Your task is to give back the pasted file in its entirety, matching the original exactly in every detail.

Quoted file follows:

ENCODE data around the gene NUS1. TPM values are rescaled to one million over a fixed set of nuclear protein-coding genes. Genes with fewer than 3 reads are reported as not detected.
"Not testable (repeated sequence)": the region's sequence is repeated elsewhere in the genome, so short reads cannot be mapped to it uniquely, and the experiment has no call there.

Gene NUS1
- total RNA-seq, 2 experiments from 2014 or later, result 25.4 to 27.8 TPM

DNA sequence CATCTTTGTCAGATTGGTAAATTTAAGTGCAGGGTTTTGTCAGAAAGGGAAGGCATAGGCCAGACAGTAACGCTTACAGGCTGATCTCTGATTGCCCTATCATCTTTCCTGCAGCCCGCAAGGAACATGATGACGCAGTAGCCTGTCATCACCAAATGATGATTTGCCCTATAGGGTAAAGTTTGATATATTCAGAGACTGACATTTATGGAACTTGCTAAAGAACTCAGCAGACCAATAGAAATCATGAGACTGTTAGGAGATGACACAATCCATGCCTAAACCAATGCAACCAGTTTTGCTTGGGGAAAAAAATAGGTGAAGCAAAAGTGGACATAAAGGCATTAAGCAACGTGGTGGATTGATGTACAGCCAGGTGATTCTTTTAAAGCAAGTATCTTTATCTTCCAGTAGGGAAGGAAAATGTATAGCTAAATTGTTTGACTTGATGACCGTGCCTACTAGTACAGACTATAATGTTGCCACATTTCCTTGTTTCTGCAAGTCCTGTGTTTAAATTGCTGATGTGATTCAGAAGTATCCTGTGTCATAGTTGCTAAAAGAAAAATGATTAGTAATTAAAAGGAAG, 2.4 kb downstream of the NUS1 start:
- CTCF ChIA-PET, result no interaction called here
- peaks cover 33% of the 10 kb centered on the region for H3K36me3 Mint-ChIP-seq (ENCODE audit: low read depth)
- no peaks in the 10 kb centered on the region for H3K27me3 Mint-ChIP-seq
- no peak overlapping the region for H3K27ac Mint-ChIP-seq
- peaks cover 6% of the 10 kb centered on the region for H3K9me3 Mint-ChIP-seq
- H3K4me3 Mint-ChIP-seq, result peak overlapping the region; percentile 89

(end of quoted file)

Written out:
ENCODE data around the gene NUS1. TPM values are rescaled to one million over a fixed set of nuclear protein-coding genes. Genes with fewer than 3 reads are reported as not detected.
"Not testable (repeated sequence)": the region's sequence is repeated elsewhere in the genome, so short reads cannot be mapped to it uniquely, and the experiment has no call there.

Gene NUS1
- total RNA-seq, 2 experiments from 2014 or later, result 25.4 to 27.8 TPM

DNA sequence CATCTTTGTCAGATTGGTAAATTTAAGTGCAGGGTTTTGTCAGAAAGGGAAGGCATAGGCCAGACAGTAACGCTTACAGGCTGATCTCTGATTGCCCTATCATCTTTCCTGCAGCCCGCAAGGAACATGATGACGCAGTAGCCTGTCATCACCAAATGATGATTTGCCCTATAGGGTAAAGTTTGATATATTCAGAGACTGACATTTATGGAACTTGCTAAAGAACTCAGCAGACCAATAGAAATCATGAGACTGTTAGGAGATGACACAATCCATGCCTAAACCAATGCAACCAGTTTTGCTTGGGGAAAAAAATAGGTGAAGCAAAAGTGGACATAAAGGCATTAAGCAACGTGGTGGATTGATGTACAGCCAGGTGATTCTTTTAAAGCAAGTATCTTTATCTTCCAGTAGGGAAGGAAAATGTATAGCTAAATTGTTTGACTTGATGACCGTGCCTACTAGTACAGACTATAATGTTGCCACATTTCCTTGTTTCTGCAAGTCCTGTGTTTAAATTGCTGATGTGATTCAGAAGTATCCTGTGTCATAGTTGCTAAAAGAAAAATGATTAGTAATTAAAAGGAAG, 2.4 kb downstream of the NUS1 start:
- CTCF ChIA-PET, result no interaction called here
- peaks cover 33% of the 10 kb centered on the region for H3K36me3 Mint-ChIP-seq (ENCODE audit: low read depth)
- no peaks in the 10 kb centered on the region for H3K27me3 Mint-ChIP-seq
- no peak overlapping the region for H3K27ac Mint-ChIP-seq
- peaks cover 6% of the 10 kb centered on the region for H3K9me3 Mint-ChIP-seq
- H3K4me3 Mint-ChIP-seq, result peak overlapping the region; percentile 89